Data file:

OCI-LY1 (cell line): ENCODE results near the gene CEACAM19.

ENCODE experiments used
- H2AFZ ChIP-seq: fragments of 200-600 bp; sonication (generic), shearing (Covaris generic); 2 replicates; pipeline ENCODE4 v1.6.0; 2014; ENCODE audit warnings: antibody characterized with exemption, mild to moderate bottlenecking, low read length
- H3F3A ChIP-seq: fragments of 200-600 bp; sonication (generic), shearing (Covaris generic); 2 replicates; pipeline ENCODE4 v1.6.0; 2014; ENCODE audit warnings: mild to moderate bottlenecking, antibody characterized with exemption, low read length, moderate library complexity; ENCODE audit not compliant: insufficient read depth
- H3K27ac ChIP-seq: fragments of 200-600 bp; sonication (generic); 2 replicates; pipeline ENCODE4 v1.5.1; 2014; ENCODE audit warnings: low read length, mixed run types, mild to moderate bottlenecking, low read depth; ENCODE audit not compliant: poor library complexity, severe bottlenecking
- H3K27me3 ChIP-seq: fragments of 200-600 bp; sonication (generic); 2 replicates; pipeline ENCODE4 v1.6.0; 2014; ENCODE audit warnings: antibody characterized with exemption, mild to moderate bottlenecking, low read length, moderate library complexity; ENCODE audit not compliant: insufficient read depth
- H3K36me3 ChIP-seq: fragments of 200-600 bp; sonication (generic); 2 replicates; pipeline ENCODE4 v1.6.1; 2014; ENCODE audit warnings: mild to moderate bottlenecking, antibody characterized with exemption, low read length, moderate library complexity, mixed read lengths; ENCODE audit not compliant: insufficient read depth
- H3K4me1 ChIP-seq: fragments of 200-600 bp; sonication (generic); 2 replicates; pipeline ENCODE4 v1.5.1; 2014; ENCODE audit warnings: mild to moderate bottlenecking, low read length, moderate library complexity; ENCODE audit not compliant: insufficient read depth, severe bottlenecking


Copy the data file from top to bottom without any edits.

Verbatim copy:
OCI-LY1 (cell line): ENCODE results near the gene CEACAM19.

ENCODE experiments used
- H2AFZ ChIP-seq: fragments of 200-600 bp; sonication (generic), shearing (Covaris generic); 2 replicates; pipeline ENCODE4 v1.6.0; 2014; ENCODE audit warnings: antibody characterized with exemption, mild to moderate bottlenecking, low read length
- H3F3A ChIP-seq: fragments of 200-600 bp; sonication (generic), shearing (Covaris generic); 2 replicates; pipeline ENCODE4 v1.6.0; 2014; ENCODE audit warnings: mild to moderate bottlenecking, antibody characterized with exemption, low read length, moderate library complexity; ENCODE audit not compliant: insufficient read depth
- H3K27ac ChIP-seq: fragments of 200-600 bp; sonication (generic); 2 replicates; pipeline ENCODE4 v1.5.1; 2014; ENCODE audit warnings: low read length, mixed run types, mild to moderate bottlenecking, low read depth; ENCODE audit not compliant: poor library complexity, severe bottlenecking
- H3K27me3 ChIP-seq: fragments of 200-600 bp; sonication (generic); 2 replicates; pipeline ENCODE4 v1.6.0; 2014; ENCODE audit warnings: antibody characterized with exemption, mild to moderate bottlenecking, low read length, moderate library complexity; ENCODE audit not compliant: insufficient read depth
- H3K36me3 ChIP-seq: fragments of 200-600 bp; sonication (generic); 2 replicates; pipeline ENCODE4 v1.6.1; 2014; ENCODE audit warnings: mild to moderate bottlenecking, antibody characterized with exemption, low read length, moderate library complexity, mixed read lengths; ENCODE audit not compliant: insufficient read depth
- H3K4me1 ChIP-seq: fragments of 200-600 bp; sonication (generic); 2 replicates; pipeline ENCODE4 v1.5.1; 2014; ENCODE audit warnings: mild to moderate bottlenecking, low read length, moderate library complexity; ENCODE audit not compliant: insufficient read depth, severe bottlenecking